Pope Francis has reformed the Roman Catholic Church’s cumbersome procedures for marriage annulments, a decision keenly awaited by many couples around the world who have divorced and remarried outside the Church.
The Vatican said on Monday that the pope had written a document known as a Motu Proprio, Latin for “by his own initiative”, that changes the way Catholics get annulments.
The move is the latest in a series of reforms by Francis as he seeks to make the church more responsive to the real needs of lay Catholics, especially those who have long felt marginalized by the hierarchy. Without the annulments, Catholics who remarry are not allowed to receive Holy Communion, which many describe as a painful exclusion from the church’s chief sacrament.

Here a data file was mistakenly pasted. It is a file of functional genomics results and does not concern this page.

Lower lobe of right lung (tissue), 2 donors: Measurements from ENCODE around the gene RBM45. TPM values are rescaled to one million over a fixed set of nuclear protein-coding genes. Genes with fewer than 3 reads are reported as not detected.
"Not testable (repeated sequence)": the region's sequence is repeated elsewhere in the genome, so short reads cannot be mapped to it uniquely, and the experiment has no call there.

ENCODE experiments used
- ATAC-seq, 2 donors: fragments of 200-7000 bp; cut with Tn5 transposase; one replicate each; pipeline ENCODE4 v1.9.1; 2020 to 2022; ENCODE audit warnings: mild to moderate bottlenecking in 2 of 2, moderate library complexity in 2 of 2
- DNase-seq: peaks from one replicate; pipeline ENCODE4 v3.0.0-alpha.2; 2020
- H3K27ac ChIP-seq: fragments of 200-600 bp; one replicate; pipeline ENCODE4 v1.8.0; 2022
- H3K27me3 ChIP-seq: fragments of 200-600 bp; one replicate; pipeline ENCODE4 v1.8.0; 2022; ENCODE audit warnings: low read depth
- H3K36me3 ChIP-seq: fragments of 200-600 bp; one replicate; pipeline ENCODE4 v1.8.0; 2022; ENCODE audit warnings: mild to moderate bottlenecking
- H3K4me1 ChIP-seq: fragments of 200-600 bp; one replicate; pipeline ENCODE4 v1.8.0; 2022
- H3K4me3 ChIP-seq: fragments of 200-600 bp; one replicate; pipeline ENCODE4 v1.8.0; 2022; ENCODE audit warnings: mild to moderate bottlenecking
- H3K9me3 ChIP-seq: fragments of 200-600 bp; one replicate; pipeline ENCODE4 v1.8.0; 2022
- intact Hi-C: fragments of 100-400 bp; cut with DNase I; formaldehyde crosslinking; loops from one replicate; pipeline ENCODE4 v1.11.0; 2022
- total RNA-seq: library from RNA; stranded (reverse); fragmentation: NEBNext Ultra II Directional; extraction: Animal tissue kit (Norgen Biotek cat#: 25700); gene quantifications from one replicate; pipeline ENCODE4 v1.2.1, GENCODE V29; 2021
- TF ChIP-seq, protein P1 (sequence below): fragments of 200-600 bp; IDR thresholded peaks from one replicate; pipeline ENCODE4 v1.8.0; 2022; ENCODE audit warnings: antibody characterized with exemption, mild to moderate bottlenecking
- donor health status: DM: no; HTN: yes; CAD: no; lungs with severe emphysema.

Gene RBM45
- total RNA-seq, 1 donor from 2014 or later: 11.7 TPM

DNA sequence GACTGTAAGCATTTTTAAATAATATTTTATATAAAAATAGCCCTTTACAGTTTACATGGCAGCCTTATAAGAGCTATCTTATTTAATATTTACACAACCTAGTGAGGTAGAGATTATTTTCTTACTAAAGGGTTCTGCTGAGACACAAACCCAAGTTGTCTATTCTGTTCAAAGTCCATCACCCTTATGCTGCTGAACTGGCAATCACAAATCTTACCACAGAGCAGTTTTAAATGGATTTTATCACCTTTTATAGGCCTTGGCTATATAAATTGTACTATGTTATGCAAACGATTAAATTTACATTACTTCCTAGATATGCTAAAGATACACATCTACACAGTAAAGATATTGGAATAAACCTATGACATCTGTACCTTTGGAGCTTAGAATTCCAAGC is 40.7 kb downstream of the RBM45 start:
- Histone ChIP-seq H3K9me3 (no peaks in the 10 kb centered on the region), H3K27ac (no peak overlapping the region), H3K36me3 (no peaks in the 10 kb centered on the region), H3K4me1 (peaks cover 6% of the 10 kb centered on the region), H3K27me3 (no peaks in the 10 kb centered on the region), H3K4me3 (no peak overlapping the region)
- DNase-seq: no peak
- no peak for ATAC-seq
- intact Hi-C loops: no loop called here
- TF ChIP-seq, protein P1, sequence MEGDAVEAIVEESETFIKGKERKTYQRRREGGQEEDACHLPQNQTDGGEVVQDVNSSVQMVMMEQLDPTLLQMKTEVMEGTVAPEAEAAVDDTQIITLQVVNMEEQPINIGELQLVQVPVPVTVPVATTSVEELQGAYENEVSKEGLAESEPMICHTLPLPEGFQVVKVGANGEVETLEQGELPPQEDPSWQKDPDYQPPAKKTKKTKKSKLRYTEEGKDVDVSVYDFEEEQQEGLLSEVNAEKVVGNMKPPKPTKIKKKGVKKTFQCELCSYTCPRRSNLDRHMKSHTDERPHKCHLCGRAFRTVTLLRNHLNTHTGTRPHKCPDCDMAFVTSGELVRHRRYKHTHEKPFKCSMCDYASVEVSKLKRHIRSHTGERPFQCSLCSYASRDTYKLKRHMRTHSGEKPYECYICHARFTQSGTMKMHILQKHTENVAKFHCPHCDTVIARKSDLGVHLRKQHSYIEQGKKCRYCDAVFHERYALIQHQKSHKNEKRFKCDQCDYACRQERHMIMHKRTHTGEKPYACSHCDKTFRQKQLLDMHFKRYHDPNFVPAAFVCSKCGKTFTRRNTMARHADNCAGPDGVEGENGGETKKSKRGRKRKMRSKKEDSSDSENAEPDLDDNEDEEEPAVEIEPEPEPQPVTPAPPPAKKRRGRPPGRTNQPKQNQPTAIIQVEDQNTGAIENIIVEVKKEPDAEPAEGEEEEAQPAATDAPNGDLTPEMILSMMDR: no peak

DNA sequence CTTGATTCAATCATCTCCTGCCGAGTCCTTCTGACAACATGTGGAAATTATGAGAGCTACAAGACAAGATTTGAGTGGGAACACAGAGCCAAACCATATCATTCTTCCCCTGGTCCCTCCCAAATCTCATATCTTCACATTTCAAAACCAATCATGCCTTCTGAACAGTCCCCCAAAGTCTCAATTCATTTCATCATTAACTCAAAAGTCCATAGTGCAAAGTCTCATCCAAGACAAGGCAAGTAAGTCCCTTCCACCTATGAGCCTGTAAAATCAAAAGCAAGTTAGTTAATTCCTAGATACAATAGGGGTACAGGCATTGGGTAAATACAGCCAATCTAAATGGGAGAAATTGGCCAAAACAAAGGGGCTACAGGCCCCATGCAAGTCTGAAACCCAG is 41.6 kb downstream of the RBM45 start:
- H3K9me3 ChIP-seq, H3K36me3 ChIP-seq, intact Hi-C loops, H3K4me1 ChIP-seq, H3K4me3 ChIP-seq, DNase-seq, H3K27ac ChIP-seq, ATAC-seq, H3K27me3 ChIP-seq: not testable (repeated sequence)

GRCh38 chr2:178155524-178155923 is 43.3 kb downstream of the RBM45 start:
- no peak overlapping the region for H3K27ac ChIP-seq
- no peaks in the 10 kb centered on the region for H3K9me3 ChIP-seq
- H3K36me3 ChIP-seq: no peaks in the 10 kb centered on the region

The three main changes announced on Tuesday are are:
• Eliminating a second review by a cleric before a marriage can be nullified.
• Giving bishops the ability to fast-track and grant the annulments themselves in certain circumstances — for example, when spousal abuse or an extramarital affair has occurred.
• The process should be free, except for a nominal fee for administrative costs, and should be completed within 45 days.
What is very good news for many, might be bad news for the priests and many lawyers in the Catholic tribunals.
We hope that the new laws about marriage annulments will be applied soon, to releive so many couples from the burden of a very expensive procedure, that most of the times is unfair, and leads to years of suffering for kids and parents.